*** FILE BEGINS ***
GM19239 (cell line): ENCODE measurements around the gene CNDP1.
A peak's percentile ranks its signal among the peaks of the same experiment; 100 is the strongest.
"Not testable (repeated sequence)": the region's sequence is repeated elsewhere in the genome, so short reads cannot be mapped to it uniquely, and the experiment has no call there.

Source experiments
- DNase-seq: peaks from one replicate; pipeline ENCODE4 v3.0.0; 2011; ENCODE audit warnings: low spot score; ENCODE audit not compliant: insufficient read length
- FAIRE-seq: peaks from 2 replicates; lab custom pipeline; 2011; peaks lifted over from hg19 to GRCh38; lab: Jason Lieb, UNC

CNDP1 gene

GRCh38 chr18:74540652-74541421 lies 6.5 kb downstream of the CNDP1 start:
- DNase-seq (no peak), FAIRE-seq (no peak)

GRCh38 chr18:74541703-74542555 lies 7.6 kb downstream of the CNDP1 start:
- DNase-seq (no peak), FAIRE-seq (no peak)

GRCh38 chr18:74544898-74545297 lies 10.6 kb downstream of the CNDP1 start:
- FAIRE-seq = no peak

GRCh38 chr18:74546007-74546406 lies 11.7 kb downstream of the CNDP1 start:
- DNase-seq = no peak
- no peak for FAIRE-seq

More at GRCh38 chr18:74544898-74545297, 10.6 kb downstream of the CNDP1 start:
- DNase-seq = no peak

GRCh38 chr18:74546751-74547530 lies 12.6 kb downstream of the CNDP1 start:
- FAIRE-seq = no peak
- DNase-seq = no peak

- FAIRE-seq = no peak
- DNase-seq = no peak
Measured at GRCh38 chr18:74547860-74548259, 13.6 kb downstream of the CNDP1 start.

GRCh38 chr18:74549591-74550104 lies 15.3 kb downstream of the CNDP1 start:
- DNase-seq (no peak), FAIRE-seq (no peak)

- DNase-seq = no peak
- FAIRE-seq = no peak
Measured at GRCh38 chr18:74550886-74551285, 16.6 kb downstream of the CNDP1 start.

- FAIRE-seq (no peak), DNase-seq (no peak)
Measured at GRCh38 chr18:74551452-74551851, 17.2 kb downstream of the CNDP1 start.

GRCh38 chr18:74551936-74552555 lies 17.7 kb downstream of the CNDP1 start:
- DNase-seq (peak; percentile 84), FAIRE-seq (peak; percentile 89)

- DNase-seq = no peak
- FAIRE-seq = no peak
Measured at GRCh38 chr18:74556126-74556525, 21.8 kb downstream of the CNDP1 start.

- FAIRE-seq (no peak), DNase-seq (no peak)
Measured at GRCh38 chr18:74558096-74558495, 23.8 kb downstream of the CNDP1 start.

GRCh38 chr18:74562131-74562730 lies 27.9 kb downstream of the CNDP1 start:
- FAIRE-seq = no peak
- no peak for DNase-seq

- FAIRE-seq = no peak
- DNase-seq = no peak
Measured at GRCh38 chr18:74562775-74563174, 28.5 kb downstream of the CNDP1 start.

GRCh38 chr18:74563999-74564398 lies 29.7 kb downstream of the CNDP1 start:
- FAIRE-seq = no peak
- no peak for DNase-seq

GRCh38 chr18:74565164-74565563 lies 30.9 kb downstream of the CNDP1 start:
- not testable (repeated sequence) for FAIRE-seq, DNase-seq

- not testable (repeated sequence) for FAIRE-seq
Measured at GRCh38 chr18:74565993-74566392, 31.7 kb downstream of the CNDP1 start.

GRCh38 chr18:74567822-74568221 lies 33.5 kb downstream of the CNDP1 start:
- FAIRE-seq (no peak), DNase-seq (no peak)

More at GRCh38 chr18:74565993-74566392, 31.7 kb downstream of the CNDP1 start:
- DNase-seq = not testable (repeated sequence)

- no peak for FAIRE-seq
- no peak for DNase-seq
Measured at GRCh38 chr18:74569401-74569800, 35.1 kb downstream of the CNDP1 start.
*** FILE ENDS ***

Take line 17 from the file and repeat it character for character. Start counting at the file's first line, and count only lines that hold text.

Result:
More at GRCh38 chr18:74544898-74545297, 10.6 kb downstream of the CNDP1 start: